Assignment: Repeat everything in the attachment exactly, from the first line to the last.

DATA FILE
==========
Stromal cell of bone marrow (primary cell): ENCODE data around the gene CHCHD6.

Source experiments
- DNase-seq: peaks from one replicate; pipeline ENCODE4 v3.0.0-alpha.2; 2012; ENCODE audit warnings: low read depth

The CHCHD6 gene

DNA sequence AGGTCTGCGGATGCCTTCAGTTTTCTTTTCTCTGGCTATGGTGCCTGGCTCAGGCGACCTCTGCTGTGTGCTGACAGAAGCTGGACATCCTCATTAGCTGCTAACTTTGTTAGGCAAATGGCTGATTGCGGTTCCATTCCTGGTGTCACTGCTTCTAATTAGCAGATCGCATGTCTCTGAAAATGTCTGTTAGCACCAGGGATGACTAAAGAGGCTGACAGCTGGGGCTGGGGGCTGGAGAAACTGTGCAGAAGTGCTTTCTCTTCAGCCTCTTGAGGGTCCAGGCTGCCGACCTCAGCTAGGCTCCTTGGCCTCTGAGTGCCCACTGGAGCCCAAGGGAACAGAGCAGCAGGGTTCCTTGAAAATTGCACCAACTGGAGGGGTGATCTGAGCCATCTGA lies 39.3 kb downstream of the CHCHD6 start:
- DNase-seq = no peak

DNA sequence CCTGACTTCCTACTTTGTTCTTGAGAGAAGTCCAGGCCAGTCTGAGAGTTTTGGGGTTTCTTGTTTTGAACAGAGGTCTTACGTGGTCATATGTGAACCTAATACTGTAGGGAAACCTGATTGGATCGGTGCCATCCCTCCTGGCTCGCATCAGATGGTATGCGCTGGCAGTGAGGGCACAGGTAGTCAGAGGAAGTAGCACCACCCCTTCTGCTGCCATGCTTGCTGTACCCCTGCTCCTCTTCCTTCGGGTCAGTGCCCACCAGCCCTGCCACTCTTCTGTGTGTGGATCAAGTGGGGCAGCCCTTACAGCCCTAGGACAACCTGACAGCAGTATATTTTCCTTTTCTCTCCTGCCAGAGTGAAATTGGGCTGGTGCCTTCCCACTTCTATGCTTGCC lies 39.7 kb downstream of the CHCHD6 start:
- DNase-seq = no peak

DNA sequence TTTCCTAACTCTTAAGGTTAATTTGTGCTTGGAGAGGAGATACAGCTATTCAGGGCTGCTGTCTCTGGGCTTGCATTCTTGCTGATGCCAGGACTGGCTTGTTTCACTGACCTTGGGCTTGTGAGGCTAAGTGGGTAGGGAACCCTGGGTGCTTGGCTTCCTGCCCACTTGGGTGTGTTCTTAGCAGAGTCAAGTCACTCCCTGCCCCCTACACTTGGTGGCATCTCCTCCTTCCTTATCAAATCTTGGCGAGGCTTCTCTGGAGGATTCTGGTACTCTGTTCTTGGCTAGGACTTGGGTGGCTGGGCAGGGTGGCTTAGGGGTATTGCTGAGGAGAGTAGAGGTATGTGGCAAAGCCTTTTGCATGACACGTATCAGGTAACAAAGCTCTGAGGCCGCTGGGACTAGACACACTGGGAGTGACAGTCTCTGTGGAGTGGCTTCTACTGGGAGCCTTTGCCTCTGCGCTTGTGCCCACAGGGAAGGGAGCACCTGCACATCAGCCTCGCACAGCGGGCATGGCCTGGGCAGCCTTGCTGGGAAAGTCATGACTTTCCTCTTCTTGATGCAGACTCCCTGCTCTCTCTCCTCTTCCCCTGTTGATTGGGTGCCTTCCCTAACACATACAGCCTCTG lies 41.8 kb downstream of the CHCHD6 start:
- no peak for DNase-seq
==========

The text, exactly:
Stromal cell of bone marrow (primary cell): ENCODE data around the gene CHCHD6.

Source experiments
- DNase-seq: peaks from one replicate; pipeline ENCODE4 v3.0.0-alpha.2; 2012; ENCODE audit warnings: low read depth

The CHCHD6 gene

DNA sequence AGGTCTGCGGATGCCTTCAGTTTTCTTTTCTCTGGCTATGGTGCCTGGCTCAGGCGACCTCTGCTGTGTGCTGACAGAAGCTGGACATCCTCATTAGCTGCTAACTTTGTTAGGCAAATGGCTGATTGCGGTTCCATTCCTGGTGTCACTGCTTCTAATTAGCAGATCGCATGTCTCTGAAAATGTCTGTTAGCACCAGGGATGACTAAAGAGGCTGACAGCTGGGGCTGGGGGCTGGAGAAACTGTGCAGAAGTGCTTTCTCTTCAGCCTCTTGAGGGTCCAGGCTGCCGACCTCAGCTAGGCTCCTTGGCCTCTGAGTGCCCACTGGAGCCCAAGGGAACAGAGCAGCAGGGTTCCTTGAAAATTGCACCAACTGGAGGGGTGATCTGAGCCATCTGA lies 39.3 kb downstream of the CHCHD6 start:
- DNase-seq = no peak

DNA sequence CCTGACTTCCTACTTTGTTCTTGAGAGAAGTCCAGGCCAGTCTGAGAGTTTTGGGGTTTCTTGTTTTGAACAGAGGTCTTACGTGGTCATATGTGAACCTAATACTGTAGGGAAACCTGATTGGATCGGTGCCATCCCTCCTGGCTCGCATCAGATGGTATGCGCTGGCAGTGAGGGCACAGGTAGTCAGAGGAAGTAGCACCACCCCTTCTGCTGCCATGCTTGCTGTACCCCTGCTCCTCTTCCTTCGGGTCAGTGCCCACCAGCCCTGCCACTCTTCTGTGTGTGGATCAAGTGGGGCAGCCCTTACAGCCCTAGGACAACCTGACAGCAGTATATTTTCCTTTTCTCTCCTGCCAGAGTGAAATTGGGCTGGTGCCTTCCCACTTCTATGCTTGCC lies 39.7 kb downstream of the CHCHD6 start:
- DNase-seq = no peak

DNA sequence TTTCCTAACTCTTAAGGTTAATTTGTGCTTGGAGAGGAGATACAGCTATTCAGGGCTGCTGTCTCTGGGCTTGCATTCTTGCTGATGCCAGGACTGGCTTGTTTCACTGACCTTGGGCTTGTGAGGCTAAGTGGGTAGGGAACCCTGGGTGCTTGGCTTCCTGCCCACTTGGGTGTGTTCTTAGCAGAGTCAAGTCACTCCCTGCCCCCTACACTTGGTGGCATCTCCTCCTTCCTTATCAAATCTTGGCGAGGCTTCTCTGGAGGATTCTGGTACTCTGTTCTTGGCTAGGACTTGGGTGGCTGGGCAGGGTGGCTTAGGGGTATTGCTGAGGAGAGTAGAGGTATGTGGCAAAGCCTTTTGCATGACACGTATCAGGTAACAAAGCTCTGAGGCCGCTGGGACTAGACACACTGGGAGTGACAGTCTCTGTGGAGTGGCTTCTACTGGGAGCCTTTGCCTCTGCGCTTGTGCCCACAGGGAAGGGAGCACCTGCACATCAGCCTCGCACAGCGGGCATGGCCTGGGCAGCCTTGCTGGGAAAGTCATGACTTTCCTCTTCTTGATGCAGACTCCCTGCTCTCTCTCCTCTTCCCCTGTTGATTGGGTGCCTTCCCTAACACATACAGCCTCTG lies 41.8 kb downstream of the CHCHD6 start:
- no peak for DNase-seq